Early childhood educators are aware of the connection between a child's success and his or her racial/ethnic self-esteem.Identity is an emerging concept for young children.
When parents are asked about the racial or cultural identity of their biracial child, their responses vary significantly.Those responses indicate their uncertainty about the dual heritage or their discouragement with societal pressure.These include mixed-race (or simply "mixed"), biracial, multiracial, métis, creole, mestizo, mulatto, melungeon, criollo, chindian, dougla, quadroon, zambo, eurasian, and pardo.Individuals of multiracial backgrounds make up a significant portion of the population in many parts of the world.The variation in parents' responses is one indication of the stress that is experienced by families of dual races or cultures.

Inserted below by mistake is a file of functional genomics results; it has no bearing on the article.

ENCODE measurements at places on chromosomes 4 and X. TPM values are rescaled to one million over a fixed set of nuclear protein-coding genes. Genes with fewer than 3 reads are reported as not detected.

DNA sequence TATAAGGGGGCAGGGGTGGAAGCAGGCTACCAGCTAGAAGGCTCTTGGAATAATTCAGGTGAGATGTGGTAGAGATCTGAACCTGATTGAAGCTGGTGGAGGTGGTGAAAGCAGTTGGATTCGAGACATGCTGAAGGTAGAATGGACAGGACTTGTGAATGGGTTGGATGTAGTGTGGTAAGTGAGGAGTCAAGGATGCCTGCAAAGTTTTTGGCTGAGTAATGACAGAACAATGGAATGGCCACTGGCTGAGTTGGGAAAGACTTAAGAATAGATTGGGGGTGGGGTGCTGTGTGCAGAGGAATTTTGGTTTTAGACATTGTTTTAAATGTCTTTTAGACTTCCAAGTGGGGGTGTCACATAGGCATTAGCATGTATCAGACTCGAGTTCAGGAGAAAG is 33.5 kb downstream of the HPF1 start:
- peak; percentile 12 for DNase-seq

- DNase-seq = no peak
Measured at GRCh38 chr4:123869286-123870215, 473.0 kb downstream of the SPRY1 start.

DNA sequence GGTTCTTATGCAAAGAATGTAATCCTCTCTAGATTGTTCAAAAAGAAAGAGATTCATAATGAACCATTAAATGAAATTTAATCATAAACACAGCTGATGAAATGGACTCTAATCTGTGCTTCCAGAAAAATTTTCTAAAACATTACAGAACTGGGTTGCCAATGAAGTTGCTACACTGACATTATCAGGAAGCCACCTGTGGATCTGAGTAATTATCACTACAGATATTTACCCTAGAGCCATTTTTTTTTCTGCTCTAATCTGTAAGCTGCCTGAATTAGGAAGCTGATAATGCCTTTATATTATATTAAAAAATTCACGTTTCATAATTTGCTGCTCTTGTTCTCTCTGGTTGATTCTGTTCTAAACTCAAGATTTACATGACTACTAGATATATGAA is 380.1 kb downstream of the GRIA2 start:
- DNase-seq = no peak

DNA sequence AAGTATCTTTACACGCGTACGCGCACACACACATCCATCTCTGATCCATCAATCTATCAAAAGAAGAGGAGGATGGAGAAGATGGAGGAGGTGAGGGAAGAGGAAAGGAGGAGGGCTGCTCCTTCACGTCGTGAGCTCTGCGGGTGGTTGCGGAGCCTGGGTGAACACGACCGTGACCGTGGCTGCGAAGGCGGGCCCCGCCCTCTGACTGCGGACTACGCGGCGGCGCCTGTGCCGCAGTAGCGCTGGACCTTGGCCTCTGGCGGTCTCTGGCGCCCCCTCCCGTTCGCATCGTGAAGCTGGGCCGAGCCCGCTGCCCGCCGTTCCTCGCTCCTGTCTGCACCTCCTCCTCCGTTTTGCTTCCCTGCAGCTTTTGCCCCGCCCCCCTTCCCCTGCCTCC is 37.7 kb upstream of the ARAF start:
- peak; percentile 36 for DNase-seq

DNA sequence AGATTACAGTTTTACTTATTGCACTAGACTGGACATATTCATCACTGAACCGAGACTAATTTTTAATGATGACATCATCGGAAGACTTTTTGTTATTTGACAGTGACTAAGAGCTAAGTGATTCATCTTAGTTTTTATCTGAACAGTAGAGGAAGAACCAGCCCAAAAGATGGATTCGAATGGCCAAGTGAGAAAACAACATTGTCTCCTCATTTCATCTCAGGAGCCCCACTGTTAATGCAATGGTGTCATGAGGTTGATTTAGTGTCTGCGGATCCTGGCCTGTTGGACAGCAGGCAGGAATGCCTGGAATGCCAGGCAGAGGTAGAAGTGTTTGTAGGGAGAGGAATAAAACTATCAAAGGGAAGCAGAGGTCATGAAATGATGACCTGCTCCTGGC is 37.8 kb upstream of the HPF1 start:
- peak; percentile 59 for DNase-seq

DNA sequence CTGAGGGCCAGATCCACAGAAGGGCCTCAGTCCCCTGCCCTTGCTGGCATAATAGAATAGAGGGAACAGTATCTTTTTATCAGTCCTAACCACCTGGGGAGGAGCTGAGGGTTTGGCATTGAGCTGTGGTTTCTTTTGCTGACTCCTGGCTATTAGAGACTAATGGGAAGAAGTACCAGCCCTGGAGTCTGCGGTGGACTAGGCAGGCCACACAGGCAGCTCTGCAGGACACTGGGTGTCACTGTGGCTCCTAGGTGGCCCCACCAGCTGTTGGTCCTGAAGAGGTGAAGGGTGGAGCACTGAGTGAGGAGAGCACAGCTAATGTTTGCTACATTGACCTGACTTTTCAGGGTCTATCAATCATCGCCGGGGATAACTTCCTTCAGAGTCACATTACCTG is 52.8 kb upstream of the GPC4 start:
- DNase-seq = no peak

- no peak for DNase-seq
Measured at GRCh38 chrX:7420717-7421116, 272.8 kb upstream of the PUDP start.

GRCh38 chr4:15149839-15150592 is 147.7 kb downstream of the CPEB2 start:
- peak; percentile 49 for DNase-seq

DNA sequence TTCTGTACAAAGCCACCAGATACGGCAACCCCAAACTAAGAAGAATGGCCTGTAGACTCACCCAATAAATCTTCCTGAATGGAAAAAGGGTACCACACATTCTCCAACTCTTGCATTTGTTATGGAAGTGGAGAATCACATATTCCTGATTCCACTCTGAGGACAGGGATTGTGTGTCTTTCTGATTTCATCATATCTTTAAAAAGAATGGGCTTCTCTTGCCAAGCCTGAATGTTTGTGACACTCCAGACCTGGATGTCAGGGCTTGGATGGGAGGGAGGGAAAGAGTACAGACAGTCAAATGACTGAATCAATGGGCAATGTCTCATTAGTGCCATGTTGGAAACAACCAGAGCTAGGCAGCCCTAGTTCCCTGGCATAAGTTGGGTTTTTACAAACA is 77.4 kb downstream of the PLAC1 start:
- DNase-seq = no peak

Biracial children experience the feeling of not "fitting in" anywhere during their childhood and it becomes a serious source of conflict for many biracial adolescents (Gibbs, 1989).
What typically happens to biracial and bicultural children is that they are socialized much more in one culture than the other.
"The child of dual heritage is not likely to have equal exposure to both of her cultural heritages" (Morrison & Rogers, 1996, p. At the same time, the biracial child is aware of the values, perceptions, and typical behaviors of the two cultural systems.
Much like divorce, the stress related to interracial marriages comes from society's disapproval of the unions of two people of different races.
The stress for children comes from a kind of ambiguous ethnicity or conflicts about their dual ethnic identity.
Many terms exist for people of various multiracial backgrounds.